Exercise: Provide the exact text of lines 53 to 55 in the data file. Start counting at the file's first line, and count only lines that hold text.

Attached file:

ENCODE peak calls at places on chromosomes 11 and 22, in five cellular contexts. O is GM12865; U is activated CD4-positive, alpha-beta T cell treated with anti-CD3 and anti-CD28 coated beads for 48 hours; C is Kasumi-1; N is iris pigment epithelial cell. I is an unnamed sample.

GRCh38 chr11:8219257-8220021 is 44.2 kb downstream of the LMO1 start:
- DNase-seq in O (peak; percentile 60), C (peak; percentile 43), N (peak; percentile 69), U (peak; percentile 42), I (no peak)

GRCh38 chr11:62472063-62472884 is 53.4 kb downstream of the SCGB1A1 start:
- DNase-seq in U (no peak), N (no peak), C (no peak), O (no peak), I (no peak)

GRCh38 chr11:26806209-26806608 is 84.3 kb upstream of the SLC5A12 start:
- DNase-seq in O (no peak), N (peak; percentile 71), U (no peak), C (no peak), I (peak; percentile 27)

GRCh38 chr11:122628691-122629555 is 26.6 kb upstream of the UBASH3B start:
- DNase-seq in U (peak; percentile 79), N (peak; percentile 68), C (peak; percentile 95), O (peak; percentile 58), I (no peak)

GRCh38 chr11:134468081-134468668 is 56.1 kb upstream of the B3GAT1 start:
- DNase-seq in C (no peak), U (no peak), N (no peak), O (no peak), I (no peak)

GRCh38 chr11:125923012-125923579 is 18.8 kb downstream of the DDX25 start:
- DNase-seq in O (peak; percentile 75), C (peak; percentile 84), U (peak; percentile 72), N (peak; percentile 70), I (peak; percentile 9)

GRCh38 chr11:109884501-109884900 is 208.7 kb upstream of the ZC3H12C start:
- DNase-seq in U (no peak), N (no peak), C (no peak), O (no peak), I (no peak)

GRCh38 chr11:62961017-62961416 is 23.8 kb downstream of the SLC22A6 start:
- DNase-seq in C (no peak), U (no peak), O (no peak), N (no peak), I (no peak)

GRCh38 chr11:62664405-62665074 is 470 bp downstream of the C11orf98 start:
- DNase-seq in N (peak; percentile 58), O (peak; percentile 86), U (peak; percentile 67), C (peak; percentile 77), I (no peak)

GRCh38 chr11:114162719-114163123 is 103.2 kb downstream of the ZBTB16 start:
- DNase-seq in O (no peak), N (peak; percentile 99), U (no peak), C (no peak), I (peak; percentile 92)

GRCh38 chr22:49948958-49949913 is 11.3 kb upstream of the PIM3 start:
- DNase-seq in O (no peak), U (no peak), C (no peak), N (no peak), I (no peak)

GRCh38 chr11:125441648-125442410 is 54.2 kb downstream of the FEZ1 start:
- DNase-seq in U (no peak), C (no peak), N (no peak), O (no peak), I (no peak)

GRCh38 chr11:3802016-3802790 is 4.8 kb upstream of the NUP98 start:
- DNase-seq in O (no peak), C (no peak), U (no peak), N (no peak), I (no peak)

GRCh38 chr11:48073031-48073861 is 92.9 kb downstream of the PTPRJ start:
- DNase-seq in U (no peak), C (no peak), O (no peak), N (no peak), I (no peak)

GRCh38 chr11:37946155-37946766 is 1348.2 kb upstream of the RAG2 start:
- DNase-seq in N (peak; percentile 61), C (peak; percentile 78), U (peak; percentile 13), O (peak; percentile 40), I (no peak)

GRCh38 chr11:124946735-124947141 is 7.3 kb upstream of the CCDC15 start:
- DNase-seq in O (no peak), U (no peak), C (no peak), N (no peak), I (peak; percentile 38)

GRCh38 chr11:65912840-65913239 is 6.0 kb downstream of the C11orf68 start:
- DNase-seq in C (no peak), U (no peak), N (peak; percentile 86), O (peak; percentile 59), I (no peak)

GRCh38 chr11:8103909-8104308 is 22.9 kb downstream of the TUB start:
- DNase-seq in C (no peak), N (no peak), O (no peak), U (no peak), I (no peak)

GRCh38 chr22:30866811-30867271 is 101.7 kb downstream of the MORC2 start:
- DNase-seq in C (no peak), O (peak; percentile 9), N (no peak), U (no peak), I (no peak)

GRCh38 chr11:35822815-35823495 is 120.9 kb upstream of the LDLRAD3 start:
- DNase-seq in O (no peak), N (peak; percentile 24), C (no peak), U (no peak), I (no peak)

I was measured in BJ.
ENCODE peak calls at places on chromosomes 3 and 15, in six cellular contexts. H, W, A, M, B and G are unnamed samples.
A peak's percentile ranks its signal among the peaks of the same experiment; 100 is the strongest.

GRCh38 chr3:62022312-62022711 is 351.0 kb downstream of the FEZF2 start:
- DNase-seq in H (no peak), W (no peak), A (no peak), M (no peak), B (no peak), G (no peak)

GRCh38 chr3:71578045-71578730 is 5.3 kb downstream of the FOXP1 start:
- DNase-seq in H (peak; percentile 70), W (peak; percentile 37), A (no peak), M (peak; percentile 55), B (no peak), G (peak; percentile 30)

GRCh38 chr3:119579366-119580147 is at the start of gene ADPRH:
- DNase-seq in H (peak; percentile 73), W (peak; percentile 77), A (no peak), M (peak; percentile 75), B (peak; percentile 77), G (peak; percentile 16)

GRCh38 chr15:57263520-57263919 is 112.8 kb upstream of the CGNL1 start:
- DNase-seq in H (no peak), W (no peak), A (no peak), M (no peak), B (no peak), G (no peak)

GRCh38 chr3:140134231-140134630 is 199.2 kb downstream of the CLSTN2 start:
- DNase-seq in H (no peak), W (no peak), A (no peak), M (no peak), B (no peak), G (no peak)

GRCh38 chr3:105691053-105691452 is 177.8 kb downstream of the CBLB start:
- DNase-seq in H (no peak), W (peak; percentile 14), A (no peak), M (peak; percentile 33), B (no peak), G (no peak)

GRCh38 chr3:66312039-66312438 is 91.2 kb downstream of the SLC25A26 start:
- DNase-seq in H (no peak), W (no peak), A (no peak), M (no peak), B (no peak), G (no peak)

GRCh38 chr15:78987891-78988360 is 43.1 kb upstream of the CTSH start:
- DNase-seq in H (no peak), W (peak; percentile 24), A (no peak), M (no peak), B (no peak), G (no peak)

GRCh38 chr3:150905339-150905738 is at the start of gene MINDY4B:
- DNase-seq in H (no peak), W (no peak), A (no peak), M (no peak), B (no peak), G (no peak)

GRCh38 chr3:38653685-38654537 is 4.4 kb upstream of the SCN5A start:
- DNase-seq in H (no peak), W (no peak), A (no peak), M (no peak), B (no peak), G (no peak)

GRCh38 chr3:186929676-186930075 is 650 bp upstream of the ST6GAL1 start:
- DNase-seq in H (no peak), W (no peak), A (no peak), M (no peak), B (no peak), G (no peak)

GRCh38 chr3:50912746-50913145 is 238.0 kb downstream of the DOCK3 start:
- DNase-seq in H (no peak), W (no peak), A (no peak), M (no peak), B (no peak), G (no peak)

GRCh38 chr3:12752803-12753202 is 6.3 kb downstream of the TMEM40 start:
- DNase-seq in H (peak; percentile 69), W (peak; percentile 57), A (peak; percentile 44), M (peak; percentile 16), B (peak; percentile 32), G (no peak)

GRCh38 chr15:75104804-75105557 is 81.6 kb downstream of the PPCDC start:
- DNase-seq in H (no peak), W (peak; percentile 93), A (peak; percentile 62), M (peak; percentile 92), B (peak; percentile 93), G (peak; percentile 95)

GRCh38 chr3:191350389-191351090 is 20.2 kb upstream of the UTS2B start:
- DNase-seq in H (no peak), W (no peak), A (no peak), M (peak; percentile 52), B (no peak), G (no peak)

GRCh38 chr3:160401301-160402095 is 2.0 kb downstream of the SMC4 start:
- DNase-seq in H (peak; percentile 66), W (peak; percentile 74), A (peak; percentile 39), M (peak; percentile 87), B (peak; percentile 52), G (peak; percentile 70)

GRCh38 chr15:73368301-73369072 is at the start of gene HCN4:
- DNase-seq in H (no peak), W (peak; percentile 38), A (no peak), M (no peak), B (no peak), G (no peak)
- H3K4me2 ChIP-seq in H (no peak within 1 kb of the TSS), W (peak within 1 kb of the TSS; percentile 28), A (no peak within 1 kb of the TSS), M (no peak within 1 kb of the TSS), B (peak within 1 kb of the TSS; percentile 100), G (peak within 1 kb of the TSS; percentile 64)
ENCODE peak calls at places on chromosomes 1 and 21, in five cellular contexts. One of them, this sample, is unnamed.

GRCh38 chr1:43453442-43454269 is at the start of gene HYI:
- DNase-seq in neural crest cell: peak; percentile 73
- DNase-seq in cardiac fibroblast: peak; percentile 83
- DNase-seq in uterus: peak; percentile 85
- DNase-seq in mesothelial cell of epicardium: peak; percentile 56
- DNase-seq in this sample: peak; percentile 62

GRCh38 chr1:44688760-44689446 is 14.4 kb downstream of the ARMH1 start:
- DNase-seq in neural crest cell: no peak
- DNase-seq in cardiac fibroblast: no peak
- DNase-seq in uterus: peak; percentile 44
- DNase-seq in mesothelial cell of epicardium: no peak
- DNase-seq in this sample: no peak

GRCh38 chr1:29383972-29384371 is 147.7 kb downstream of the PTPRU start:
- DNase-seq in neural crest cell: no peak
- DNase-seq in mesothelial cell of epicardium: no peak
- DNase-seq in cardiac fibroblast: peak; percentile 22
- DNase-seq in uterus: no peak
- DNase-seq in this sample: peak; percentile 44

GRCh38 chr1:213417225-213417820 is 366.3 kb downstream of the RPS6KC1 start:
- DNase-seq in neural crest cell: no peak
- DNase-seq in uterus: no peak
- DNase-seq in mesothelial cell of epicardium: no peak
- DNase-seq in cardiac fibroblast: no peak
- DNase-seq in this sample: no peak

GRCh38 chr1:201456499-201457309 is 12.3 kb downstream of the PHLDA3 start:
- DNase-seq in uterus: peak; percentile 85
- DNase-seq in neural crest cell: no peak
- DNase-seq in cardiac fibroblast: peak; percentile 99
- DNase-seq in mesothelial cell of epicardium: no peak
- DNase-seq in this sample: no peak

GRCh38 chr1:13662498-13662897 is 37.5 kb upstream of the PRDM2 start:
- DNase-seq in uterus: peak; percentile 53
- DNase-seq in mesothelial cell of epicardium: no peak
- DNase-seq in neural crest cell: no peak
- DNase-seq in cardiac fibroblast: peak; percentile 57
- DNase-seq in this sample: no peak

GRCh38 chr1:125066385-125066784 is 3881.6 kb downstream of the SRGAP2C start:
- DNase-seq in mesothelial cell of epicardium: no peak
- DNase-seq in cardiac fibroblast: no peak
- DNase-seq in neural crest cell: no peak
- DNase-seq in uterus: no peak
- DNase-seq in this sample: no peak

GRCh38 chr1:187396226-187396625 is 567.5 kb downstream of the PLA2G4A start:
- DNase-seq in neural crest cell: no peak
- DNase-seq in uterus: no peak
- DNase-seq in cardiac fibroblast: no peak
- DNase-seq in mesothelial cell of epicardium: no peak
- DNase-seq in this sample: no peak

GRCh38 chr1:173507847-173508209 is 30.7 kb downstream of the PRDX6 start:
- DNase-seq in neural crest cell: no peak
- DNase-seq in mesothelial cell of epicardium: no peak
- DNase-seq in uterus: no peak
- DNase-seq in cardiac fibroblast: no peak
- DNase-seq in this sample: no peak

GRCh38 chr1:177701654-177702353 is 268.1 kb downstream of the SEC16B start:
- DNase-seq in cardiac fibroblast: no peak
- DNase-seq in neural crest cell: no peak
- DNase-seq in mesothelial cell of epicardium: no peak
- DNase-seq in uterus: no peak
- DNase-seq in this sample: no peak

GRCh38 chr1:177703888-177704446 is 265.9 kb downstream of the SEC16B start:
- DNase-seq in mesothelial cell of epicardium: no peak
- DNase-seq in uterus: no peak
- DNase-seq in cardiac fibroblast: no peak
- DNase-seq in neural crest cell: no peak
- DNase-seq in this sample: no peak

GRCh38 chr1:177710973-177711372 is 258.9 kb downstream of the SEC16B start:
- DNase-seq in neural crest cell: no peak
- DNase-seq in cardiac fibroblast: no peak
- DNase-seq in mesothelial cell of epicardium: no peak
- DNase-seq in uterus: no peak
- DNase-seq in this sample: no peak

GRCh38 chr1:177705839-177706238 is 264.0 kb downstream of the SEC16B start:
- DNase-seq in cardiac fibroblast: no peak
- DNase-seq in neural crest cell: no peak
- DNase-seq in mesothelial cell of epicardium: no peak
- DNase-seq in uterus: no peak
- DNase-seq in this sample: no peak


GRCh38 chr3:140134231-140134630 is 199.2 kb downstream of the CLSTN2 start:
- DNase-seq in H (no peak), W (no peak), A (no peak), M (no peak), B (no peak), G (no peak)

GRCh38 chr3:105691053-105691452 is 177.8 kb downstream of the CBLB start: